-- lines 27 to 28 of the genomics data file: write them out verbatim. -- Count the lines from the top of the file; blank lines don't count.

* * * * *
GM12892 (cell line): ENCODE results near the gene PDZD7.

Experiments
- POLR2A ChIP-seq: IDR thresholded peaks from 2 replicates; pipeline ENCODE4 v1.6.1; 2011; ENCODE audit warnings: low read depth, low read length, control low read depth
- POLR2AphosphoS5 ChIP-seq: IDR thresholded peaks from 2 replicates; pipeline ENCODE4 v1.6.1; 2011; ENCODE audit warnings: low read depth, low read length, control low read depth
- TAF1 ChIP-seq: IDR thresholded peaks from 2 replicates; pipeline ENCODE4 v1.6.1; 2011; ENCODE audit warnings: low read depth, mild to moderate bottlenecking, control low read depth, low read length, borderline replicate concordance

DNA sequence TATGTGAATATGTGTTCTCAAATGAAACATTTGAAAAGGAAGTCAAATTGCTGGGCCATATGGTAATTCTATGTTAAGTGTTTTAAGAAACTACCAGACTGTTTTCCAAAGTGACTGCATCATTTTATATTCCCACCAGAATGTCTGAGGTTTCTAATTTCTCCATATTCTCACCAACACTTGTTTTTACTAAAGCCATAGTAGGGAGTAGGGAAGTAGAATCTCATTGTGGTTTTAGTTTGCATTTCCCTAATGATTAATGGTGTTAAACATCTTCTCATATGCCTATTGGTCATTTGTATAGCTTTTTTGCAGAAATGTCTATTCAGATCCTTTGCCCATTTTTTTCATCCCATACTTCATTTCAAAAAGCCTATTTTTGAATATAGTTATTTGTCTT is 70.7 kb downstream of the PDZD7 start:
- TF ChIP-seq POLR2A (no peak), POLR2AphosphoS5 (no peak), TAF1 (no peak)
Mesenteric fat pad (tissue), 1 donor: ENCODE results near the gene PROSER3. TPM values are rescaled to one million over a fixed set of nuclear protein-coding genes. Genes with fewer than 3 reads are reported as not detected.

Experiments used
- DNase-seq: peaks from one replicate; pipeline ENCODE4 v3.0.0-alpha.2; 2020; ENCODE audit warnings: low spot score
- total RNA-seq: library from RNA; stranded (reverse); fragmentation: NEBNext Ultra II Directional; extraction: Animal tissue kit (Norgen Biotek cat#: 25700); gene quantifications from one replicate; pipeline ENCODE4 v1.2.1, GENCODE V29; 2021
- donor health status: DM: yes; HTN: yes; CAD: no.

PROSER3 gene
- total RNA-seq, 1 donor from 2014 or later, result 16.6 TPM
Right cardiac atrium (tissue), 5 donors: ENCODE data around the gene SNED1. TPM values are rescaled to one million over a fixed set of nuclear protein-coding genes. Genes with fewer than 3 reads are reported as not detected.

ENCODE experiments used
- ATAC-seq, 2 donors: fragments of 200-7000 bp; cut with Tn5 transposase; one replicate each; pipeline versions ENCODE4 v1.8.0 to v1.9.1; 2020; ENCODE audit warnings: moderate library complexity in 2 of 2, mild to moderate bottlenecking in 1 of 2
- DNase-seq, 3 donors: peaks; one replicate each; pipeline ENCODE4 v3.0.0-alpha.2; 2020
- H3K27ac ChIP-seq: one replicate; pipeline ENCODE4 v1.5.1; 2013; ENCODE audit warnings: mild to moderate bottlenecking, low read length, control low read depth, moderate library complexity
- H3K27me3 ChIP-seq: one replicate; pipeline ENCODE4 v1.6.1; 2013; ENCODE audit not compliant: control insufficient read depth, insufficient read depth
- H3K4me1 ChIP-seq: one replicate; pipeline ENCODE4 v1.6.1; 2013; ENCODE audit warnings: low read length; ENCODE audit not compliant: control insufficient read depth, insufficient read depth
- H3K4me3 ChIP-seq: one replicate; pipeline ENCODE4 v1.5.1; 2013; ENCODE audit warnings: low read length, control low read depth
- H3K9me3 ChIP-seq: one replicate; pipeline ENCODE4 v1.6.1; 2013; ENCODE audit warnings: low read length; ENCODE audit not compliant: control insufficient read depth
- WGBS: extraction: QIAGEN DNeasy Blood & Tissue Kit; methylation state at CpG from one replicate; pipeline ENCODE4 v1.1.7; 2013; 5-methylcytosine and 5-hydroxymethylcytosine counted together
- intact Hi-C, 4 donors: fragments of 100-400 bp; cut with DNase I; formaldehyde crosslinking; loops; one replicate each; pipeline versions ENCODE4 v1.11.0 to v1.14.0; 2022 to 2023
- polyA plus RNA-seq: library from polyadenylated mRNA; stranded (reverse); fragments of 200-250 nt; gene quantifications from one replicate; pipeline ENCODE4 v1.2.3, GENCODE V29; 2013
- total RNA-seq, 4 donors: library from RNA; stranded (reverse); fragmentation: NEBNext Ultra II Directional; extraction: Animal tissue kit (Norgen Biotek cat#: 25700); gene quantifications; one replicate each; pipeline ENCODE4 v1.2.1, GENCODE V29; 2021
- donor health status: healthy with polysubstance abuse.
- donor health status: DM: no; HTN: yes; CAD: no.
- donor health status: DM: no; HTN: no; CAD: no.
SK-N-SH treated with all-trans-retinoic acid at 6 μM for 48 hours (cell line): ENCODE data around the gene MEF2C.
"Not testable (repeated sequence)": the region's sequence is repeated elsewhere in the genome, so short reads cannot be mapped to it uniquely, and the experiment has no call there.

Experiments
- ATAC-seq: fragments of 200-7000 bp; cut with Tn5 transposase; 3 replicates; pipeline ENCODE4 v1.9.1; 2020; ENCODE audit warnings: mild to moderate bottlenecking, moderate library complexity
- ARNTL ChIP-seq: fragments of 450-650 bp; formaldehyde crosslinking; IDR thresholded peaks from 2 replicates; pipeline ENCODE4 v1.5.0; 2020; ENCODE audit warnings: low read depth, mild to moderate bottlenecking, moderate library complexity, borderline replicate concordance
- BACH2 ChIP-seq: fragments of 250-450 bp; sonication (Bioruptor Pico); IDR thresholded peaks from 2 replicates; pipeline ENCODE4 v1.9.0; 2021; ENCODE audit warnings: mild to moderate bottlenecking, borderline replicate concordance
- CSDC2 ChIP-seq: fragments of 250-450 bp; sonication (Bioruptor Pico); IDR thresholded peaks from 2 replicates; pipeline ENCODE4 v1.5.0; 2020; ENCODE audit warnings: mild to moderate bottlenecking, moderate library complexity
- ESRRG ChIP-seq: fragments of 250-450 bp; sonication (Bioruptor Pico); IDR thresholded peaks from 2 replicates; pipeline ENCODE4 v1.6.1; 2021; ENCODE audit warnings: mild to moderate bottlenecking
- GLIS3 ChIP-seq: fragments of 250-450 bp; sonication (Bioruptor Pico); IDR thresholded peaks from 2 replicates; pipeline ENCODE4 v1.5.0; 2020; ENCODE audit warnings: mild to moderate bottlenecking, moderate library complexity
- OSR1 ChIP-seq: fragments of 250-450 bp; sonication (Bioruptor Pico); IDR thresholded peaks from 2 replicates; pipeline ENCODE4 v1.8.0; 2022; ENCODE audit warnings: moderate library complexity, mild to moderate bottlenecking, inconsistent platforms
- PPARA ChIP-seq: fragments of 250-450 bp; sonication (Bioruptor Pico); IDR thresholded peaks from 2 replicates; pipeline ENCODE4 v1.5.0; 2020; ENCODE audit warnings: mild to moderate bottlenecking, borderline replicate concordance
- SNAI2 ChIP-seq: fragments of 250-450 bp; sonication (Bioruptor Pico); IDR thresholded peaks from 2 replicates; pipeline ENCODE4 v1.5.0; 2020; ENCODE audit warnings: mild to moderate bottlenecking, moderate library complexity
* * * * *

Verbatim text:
- total RNA-seq, 4 donors: library from RNA; stranded (reverse); fragmentation: NEBNext Ultra II Directional; extraction: Animal tissue kit (Norgen Biotek cat#: 25700); gene quantifications; one replicate each; pipeline ENCODE4 v1.2.1, GENCODE V29; 2021
- donor health status: healthy with polysubstance abuse.